Tuesday, April 20, 2021

Netflix: Reviews of THE SOUL and RIDE OR DIE: Lengths of LGBT Love

 April 20, 2021


Director: Cheng Wei-hao

Screenplay: Cheng Wei-hao

Biotechnology magnate Wang Shih-tsung (Samuel Ku) had been brutally murdered in his elegant mansion. Prosecutor Liang Wen-chao (Chang Chen) had been assigned to handle the difficult case because of his seniority and experience, despite his currently critical health condition. His pregnant wife Pao (Janine Chan) was a member of his investigating team.

Wang's second wife Li Yan (Sun An Ke) testified that the murder was committed by Wang's unstable teenage son Tien-yu (Erik LIn), who had once promised to avenge the suicide of his long-suffering, depressed mother Tang Su-chen (Baby Zhang). Dr. Wan Yu-fan (Christopher Lee), Wang's trusted best friend who had developed a revolutionary technology of RNA surgery for cancer, was dragged into the case when his name showed up on the will.

At first, I thought this was going to be a typical horror movie about a restless soul getting revenge on those who wronged her. The initial scenes had horror tropes of dark stormy nights, bizarre religious rituals and scenes of demonic possession. However, as the story went on, it turned out to be a complex, thought-provoking piece of medical science fiction, with surprising prickly LGBT issues on the side.

The committed acting of the cast is commendable, especially that of Chang Chen who reportedly fast-tracked a loss of 24 lbs for this role for him to look as emaciated as a man dying of cancer. Writer-director Cheng Wei-hao displayed an assured and engaging storytelling style as he skillfully unfolded twist after twist up to the very end, making the whole 2-hour running time a most gratifying ride. 8/10.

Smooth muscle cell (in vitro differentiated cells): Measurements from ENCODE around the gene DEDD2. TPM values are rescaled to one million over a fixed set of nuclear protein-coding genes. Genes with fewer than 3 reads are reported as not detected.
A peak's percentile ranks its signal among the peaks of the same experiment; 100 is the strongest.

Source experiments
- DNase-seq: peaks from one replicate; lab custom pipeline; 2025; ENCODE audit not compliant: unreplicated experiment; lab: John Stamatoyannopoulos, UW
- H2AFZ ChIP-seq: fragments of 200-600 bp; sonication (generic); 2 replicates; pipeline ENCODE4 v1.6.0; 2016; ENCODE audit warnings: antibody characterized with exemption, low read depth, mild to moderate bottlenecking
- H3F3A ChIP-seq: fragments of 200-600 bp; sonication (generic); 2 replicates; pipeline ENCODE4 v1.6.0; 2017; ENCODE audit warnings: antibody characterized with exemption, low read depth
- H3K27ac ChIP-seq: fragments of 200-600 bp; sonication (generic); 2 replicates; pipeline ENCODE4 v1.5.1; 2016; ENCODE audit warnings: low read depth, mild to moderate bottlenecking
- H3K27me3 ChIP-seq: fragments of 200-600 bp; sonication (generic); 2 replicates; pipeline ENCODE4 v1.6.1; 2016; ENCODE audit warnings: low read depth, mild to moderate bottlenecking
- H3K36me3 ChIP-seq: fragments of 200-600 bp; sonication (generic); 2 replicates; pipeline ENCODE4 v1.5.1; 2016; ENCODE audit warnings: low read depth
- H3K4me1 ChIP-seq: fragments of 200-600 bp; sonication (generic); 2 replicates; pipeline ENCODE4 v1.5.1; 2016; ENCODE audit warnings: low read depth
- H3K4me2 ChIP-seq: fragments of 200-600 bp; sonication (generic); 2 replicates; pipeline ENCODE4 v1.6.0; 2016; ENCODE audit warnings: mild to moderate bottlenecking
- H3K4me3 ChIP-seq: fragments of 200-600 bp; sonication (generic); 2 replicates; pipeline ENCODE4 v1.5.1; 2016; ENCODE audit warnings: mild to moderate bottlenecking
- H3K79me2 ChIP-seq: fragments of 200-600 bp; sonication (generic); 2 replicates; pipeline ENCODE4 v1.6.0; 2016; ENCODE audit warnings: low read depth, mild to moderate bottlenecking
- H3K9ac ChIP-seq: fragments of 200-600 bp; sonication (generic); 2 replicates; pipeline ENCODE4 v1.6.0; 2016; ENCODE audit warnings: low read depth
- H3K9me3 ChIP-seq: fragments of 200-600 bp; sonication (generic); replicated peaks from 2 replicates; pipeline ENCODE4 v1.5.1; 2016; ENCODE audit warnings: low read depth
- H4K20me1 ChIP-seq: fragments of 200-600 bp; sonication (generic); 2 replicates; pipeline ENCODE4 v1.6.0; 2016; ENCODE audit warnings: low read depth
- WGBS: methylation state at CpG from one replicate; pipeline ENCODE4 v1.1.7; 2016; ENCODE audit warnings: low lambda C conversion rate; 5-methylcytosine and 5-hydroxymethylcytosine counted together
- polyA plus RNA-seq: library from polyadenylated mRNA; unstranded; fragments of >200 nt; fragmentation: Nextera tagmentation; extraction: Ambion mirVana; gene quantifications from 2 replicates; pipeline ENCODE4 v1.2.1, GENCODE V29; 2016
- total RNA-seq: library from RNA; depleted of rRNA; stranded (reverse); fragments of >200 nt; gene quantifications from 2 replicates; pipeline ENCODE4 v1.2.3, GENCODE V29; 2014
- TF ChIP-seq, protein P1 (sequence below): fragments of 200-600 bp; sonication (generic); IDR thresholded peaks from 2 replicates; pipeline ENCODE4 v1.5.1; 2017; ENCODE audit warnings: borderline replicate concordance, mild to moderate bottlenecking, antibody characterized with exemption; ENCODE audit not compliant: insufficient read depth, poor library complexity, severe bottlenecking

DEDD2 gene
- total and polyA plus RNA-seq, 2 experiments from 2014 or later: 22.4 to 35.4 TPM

Director: Ryuichi Hiroki

Screenplay: Nami Sakkawa

One night, cosmetic surgeon Rei Nagasawa (Kiko Mizuhara) received a surprise phone call from Nanae Shinoda (Honami Satô), a girl she became obsessively in love with way back in high school. When Rei accepted Nanae's invitation to meet in her hotel room, she learned that Nanae was a victim of domestic abuse. Rei decided that she was willing to go kill Nanae's husband in order to avenge and rescue the first woman she ever loved. 

The two beautiful lead actresses have to be committed to their off-kilter roles. They gave it all with their realistic sex scenes in full frontal nudity, which just stopped short from being pornographic. Some supporting characters gave memorable scenes like that of Rei's current lover saying goodbye on the phone, and that of the taxi driver's style of soliciting sex. However, the actor playing Rei's brother was so just hammy in all his scenes, he came across as unintentionally funny.

The cinematography was beautiful, with some nice unexpected camera angles, and occasional shakiness to add grit. The choice of Western pop songs to accompany certain scenes was surprising. I particularly liked that gorgeous scene tracking the girls driving in their red BMW convertible across a long bridge spanning over calm blue waters, gracefully accompanied by the song "Shoot the Moon" by Norah Jones. 

This was based on a manga which could explain the graphic depiction of sex and violence. A daring heterosexual sex scene and a similarly daring lesbian sex scene served as the bookends to bolster the rather uneven middle section. At 142 minutes long, this was rather rambling movie about two mentally-disturbed women who cannot even describe what their relationship exactly was -- not really friends, not really lovers. 6/10.